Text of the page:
Is there a link between travel and mental ill health?
Travel. It presents an opportunity for rest and relaxation or a chance for exploring other exciting countries and cultures. However, travel can also be very stressful – not just in the planning stages but during the journey itself and adapting to a new environment upon arrival.
Did you know, mental health issues in travellers are very common? In fact, they are amongst the leading causes of ill health while travelling.
For this reason, consideration of your mental well-being during travel is just as important as your physical health. There is a wide range of factors that have been suggested can disrupt stable mental health during travel. These include:
- Separation from family and friends
- Disruption of normal routines
- Feelings of increased stress or anxiety from unexpected travel delays
- Unease from unfamiliar surroundings and the presence of strangers
- A sense of isolation due to culture shock and/or language barriers
- Use of illicit drugs and alcohol
- Physical ill health during travel
- Forgetting to take medication regularly
But, perhaps the biggest travel-related culprit for mental ill health is jet lag.
What is jet lag and what effect does it have on us?
In simple terms, jet lag is what happens to the body after a long flight, when you change time zones. It occurs because of the disruption to your body’s circadian rhythm – your own internal clock which determines your body’s sleep patterns.
Jet lag can cause well-known symptoms such as difficulty sleeping or feeling sleepy during the day, as well as other physical symptoms such as constipation or diarrhoea.
Does jet lag really have an impact on our minds?
Yes, it’s thought that when your circadian rhythm is disrupted, so is the development of hormones that interact with mental illnesses. Less commonly known symptoms of jet lag include psychological or emotional symptoms, such as anxiety, depressed mood, impaired concentration or coordination.
Research shows that jet lag can trigger depressive or manic episodes for people with mental illnesses; people travelling east to west may have depressive episodes, whilst people travelling from west to east may have manic episodes.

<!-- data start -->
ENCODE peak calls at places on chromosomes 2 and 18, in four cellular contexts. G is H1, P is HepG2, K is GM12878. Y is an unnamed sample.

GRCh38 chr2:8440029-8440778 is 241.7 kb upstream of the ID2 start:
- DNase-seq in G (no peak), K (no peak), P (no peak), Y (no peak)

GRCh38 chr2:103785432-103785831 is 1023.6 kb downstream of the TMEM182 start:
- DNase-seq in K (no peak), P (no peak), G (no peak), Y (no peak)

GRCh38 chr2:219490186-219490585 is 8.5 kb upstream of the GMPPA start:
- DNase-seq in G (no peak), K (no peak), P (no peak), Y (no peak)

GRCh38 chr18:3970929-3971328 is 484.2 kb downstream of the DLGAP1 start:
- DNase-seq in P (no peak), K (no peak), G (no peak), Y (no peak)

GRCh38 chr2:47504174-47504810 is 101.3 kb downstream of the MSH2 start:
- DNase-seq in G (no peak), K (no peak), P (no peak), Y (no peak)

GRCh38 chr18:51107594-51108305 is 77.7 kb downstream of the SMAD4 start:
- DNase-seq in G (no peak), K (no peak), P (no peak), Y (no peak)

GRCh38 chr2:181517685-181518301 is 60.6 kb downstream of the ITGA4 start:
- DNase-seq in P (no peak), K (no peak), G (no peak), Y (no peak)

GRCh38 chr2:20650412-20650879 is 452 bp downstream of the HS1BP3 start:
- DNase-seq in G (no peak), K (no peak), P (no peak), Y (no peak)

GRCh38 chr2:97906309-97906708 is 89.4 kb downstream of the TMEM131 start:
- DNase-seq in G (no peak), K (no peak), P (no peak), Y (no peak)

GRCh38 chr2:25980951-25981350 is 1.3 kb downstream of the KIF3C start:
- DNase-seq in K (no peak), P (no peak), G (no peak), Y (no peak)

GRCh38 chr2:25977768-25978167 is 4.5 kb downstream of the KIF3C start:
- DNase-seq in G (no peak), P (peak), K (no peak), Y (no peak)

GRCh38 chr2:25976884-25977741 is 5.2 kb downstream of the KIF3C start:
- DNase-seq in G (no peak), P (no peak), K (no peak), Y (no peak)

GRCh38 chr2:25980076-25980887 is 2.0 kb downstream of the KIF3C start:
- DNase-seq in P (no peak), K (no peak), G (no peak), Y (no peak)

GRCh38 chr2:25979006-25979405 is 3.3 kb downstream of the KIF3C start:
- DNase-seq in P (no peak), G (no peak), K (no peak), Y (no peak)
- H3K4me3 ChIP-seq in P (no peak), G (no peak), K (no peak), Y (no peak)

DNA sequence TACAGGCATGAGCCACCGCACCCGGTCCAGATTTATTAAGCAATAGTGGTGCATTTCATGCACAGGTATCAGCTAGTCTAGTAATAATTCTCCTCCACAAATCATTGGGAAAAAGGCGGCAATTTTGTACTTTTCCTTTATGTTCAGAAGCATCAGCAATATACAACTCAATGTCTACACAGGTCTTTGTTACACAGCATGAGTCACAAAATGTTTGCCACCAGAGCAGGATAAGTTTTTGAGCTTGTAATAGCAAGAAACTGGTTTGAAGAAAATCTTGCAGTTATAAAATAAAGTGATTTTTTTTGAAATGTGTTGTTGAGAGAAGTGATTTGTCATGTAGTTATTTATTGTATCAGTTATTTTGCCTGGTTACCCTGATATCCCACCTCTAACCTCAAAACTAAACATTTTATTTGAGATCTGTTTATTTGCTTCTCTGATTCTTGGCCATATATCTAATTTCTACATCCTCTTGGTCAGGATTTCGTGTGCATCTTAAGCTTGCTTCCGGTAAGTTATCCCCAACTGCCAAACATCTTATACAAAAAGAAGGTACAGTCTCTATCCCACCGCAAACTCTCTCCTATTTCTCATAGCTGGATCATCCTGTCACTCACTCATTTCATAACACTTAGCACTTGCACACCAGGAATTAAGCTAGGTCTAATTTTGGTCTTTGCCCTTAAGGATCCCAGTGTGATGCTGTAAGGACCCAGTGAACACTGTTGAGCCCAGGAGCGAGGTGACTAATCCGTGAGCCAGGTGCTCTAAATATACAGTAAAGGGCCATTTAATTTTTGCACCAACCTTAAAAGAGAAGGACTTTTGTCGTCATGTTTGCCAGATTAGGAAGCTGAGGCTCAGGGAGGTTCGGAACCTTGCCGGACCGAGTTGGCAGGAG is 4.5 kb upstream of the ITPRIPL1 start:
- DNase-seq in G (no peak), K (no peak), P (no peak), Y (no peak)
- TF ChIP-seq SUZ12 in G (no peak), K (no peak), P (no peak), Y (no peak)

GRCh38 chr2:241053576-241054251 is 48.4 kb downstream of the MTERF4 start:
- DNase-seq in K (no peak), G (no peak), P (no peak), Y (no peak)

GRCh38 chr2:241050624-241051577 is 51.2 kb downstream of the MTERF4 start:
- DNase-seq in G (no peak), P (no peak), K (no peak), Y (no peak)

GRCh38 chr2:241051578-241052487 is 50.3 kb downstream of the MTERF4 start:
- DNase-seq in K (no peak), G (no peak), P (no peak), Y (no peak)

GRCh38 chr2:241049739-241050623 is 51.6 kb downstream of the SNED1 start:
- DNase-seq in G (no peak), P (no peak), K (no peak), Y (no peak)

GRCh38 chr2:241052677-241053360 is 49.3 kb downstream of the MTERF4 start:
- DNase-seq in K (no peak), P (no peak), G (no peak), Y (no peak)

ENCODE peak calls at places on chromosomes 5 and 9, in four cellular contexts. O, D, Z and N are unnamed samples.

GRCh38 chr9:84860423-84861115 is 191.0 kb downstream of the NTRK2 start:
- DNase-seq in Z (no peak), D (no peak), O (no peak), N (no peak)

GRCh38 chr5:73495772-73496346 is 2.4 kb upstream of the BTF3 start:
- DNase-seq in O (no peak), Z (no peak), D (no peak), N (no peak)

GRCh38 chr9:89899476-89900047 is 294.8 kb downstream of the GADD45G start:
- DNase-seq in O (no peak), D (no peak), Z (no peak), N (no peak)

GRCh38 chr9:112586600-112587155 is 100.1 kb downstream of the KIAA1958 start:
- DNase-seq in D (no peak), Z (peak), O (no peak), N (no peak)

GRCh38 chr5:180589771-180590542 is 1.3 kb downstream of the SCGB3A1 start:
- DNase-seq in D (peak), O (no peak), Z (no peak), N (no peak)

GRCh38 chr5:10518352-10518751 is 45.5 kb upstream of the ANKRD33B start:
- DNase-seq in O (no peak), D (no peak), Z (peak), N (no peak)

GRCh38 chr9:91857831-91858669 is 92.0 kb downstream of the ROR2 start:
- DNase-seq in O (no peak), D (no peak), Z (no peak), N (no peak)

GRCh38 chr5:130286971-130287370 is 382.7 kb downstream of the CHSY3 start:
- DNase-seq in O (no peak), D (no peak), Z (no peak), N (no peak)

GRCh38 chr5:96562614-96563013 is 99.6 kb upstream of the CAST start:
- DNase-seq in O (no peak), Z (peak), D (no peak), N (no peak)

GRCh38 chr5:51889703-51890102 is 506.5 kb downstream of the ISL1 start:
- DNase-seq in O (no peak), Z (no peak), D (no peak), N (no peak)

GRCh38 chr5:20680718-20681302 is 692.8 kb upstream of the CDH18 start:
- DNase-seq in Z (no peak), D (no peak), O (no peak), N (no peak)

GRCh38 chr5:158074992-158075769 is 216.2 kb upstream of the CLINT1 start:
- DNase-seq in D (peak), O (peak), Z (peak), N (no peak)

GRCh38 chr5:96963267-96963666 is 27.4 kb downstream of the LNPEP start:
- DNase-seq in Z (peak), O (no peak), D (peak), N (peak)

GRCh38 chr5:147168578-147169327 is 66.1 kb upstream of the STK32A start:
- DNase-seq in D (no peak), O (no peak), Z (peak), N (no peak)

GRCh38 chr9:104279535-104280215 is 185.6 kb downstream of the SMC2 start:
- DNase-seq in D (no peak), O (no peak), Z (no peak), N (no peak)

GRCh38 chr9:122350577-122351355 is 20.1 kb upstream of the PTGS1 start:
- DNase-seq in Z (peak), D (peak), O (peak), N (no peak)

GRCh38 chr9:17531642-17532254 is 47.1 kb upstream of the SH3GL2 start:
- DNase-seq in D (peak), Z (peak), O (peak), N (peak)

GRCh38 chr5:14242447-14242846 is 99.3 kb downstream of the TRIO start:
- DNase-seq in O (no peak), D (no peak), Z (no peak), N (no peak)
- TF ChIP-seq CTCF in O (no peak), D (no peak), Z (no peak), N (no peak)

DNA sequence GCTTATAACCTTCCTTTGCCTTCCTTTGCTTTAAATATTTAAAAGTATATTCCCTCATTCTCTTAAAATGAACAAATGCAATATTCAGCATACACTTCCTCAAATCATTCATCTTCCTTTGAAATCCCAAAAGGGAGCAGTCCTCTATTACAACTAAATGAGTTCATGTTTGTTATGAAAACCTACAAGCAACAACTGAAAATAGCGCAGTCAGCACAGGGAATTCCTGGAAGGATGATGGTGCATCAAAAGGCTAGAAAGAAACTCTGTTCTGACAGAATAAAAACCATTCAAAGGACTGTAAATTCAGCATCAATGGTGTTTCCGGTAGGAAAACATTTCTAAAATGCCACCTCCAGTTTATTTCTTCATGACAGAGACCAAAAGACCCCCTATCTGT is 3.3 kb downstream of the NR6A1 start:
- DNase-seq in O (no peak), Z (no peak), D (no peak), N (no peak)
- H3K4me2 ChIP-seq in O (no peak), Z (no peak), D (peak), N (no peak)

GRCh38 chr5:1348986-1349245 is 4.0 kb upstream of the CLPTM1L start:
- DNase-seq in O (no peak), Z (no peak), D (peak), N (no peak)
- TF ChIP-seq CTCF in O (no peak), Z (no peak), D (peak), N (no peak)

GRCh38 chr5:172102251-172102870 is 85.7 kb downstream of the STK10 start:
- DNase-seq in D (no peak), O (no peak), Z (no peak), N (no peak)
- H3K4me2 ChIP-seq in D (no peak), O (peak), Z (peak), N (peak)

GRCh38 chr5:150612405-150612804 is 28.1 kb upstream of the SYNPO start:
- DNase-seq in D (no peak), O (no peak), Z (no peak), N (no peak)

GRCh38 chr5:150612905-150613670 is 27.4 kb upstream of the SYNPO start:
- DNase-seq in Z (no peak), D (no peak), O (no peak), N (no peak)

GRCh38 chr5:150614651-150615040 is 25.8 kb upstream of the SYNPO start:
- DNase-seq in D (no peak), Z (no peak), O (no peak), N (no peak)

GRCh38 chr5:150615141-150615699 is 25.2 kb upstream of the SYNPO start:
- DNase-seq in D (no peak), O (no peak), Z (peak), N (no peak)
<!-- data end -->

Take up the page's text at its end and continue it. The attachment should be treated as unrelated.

The International Association for Medical Assistance to Travellers (IAMAT) produce guidance leaflets for travellers with various mental health issues which you can download for free.
That’s not to say that mental ill health will only present itself in those travelling with a current or previous experience of mental illness, however. Of course, a mental health problem can occur at any time, even in those who have no pre-existing history of mental illness.
Two Counselling Directory team members share their travel experiences.
Katie, Digital Marketing Executive, travelled to New Zealand
“I found that having travelled across so many different time zones, I was completely detached from my body and mind. And, coupled with the physical symptoms of jet lag confining me to my bed (and hospital after I was really dehydrated!), I was so disappointed and angry with my body. I then started to experience an episode of depression, which I had suffered with in the past.
“I lost all interest in wanting to get better and was completely emotional over everything. I was unaware of time and wished the whole trip away. I couldn’t understand how my cardiac rhythm could affect my whole mental state, but it was clear that the imbalance of jet lag had triggered an episode.”
Kat, Content Producer, travelled to Costa Rica
“I can totally see how jet lag can affect mental health. I remember being seriously jet-lagged when I arrived in Costa Rica and it made me feel like the floor was moving beneath me. I was super anxious at the time too (rocking up to a new country to a place full of strangers for two weeks will do that) and the jet lag made me feel so much worse mentally.”
So what can you do to manage your mental health whilst travelling?
Whether you have a current or previous history of mental health problems, it’s not a barrier to travel. But, there are some key factors to consider, to help you maintain good mental health throughout your trip.
- Be aware that time zone changes and jet lag can disrupt your sleep pattern and general well-being. Try to adjust to the local time on the day you arrive and go to bed and wake up at your normal bedtime, if you can. However, that might mean staying up all day without a nap, or getting up when you’re still exhausted – so trust your gut instinct and do what feels right for you.
- If you take medication, ensure you take it at the correct time during travel.
- Be sure to eat and drink as regularly as you can. Also, it can be best to avoid alcohol, particularly on days where you are travelling from one destination to another. Although you might think this will help to reduce travel stress, it can often have the adverse effect or make things worse once the effects wear off.
- If you feel your mental health is deteriorating, seek help early, either from your travelling companions, family and friends, local mental health services or consulate.
Something to bear in mind:
Attitudes to mental illness vary between countries and, in many, severe stigma and discrimination still exist. Access to mental health services and medication may be very limited at some destinations.
For more information, the Foreign and Commonwealth Office have guidelines about the assistance they can offer those with a mental health problem during travel.